The speaker’s (Mos Def’s) own “game” is reflected back to him, thus unsettling his sense of self and masculinity; and this is further compounded by the fact that it’s she— not he!— who can’t “commit” to a long term relationship. Attendant upon his recognition is a feeling of complete powerlessness. This powerlessness reaches its expressive apotheosis through a key reference to Roman Polanski’s Frantic (to which I will return shortly).
“Ms. Fat Booty” begins with two spliced samples — synthesized into a single 4-measure phrase (twice repeated) — from Aretha Franklin’s “One Step Ahead”:
I can't afford to stop
for a moment
that it's too soon
Franklin’s voice embodies Sharice’s perspective. The economic connotations of “I can’t afford to stop” certainly correspond with Mos Def’s description later of Sharice as a woman interested exclusively in material things: “jewels chip money clip phone flip the six range.” Sharice is later described as “[spotting]” Mos Def “like paparazzi.” She’s looking to hit “click” and cash in. That’s a less than flattering description, of course.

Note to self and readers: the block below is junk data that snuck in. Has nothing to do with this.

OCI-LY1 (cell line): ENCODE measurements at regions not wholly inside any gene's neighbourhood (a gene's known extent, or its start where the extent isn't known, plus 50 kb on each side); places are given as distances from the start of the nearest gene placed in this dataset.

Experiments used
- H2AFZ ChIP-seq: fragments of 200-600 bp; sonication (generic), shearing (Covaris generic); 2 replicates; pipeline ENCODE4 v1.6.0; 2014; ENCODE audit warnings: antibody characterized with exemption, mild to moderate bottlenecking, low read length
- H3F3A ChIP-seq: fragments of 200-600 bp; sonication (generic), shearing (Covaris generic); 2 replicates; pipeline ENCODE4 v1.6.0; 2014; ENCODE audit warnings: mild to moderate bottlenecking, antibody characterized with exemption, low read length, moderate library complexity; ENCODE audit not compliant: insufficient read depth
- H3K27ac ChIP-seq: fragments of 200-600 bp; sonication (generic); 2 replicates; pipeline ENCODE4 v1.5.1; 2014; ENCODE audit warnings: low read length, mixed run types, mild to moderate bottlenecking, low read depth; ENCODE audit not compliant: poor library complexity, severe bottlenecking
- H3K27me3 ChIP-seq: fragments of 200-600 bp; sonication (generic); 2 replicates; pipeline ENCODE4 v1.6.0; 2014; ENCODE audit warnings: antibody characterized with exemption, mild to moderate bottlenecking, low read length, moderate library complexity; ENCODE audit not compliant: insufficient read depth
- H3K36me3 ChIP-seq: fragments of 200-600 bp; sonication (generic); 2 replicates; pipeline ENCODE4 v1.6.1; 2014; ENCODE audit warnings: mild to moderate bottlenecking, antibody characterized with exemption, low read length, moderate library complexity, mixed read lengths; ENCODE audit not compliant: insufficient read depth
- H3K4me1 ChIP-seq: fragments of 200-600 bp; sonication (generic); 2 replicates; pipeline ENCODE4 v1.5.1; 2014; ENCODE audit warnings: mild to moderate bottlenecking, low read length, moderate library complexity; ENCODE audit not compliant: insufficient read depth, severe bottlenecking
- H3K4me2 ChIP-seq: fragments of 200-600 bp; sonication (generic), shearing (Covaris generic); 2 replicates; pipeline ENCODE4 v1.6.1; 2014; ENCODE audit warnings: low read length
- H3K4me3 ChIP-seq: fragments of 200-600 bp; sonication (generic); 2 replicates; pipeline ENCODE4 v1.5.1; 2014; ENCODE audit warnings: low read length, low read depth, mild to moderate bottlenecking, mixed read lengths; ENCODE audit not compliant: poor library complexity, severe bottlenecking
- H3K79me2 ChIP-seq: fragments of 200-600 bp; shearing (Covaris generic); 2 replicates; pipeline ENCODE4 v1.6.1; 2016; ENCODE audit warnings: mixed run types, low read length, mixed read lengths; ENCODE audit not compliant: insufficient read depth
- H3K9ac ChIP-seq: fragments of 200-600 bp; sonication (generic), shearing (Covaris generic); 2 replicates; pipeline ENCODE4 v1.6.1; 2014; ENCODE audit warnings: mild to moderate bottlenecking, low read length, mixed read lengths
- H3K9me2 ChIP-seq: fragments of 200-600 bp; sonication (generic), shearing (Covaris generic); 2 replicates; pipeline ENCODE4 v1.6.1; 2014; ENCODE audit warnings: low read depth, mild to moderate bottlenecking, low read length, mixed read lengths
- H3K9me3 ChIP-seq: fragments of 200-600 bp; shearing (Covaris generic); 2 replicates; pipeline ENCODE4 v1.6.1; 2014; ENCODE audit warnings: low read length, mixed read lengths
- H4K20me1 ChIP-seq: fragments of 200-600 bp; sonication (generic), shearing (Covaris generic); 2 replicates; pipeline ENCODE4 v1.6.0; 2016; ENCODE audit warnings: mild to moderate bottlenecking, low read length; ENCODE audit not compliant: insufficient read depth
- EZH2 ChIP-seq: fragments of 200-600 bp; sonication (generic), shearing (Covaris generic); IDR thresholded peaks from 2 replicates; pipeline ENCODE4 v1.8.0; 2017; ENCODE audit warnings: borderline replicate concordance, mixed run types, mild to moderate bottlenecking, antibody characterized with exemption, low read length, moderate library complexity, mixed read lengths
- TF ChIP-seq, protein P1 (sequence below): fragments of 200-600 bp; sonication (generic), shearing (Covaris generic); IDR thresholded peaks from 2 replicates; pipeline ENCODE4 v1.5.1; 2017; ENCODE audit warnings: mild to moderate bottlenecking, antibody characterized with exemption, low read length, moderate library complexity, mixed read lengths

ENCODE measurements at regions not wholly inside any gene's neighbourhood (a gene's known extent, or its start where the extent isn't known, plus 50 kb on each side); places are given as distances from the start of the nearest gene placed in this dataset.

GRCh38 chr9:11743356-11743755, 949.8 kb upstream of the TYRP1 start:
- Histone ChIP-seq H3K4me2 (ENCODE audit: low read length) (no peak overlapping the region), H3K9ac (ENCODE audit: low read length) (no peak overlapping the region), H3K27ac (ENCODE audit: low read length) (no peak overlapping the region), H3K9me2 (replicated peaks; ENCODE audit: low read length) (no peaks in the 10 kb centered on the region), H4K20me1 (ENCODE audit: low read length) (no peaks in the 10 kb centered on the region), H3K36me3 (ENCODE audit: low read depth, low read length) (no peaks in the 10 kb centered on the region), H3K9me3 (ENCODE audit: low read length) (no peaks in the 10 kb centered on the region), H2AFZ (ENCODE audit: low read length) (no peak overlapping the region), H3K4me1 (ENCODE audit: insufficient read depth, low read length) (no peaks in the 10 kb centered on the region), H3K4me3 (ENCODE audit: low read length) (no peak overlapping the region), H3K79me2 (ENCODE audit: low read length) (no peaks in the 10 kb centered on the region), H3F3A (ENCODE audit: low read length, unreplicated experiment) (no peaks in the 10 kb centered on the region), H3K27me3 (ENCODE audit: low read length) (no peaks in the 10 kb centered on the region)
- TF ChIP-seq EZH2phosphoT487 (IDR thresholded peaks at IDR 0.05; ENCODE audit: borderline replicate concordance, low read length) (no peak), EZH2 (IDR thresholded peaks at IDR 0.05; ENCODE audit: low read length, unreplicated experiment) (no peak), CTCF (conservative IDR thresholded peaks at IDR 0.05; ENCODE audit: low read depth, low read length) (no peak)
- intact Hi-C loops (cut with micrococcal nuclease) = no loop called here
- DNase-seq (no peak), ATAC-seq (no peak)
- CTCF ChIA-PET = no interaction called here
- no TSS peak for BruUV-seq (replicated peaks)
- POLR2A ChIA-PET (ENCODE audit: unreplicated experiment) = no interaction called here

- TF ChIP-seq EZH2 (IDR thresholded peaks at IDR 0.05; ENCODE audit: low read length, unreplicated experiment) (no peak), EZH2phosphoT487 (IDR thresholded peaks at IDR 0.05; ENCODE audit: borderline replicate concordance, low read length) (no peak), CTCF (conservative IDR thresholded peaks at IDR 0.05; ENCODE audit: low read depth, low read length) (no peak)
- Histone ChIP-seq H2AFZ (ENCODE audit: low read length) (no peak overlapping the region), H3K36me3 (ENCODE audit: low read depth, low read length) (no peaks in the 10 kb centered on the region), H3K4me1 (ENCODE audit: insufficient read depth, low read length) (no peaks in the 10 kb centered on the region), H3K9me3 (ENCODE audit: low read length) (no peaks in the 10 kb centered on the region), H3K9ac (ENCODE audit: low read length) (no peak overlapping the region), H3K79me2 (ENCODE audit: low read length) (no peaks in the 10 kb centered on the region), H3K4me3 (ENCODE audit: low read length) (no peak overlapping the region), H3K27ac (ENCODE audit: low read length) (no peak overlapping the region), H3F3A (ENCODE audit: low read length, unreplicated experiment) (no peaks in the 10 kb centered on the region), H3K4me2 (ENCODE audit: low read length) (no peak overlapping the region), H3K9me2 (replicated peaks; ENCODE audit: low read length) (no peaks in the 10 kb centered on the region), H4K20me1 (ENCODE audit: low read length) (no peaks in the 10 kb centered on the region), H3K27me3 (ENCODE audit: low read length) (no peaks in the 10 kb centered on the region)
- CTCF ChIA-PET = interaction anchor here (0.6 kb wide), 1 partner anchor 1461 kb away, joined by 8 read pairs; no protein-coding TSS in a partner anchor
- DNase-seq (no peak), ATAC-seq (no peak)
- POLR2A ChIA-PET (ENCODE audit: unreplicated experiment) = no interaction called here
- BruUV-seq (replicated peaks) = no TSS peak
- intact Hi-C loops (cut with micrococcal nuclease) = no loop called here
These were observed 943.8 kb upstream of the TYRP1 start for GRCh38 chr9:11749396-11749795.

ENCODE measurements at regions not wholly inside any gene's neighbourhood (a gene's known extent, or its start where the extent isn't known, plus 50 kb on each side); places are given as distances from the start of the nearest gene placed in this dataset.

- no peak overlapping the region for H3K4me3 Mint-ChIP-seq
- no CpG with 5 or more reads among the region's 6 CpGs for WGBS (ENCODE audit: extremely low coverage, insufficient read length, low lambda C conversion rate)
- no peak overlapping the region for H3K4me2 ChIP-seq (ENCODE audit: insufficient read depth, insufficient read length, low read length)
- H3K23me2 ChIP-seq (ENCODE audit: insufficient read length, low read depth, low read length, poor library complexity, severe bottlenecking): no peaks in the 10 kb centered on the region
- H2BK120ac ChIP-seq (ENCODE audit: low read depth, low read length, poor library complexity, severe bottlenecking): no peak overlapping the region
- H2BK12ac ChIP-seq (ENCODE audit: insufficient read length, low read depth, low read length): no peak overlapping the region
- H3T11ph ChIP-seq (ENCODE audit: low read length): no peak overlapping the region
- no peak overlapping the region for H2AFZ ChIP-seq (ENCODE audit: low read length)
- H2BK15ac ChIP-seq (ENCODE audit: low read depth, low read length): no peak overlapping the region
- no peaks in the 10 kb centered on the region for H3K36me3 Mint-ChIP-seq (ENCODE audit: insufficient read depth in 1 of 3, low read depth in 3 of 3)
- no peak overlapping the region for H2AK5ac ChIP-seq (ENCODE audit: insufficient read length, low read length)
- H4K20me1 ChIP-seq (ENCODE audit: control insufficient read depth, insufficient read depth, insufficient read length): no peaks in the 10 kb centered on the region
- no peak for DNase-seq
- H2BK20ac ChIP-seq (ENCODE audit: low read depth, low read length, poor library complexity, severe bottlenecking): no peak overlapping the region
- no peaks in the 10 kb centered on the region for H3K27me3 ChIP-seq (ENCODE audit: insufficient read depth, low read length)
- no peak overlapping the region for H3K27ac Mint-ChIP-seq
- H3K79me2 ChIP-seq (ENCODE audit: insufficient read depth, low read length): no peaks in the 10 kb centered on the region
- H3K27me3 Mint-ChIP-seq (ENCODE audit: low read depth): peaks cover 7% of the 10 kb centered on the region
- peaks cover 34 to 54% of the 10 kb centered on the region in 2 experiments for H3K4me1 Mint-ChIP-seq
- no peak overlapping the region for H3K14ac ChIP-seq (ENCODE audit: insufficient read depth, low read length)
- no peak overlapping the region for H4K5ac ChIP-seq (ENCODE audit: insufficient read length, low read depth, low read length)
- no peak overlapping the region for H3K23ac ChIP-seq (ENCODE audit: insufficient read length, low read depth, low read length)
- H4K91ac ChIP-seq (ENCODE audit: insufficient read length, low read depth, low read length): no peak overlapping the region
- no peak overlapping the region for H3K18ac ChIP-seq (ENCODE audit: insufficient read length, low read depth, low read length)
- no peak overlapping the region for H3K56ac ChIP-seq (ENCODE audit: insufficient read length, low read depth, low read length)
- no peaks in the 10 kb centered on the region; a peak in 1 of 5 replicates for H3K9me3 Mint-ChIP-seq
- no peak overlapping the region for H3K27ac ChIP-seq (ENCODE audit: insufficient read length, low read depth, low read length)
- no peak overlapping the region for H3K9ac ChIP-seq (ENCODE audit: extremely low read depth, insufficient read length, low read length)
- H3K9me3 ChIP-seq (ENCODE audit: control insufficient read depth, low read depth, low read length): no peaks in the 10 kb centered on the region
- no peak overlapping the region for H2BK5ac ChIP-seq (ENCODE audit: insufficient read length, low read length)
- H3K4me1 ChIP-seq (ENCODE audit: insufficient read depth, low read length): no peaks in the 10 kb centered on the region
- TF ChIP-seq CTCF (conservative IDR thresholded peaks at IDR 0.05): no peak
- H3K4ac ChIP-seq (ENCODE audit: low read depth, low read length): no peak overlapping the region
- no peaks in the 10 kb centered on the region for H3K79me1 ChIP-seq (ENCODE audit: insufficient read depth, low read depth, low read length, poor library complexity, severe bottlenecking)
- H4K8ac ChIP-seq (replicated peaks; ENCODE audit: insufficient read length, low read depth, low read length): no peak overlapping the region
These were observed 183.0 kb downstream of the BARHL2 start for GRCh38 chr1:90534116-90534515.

But it’s against this presentation of Sharice that the Aretha sample takes on greater import. The sample is meant to introduce Sharice’s motivations; it adds depth to action. We might paraphrase “I can’t afford to stop” as “If I don’t get some money I might not be able to survive in this world”— in other words, to “stop” means to “die.” Her materialism is, at least, contextualized. Sharice lives in the now, not looking to any future. She concerned with the contingency of the present. Love, of course, is the primary threat to her “now”-ness. Why? It would trump her economic imperatives and make her vulnerable. Against love-as-such she deploys the past or memory: “it’s too soon / to forget.” What is “it”? “It” could be many things: a past love lost, difficult childhood living conditions, an absent father, some sort of sexual trauma, etc. Whatever “it” is, she remembers it so as to chill herself to the warm notion of innocently opening herself to the prospect of real intimacy.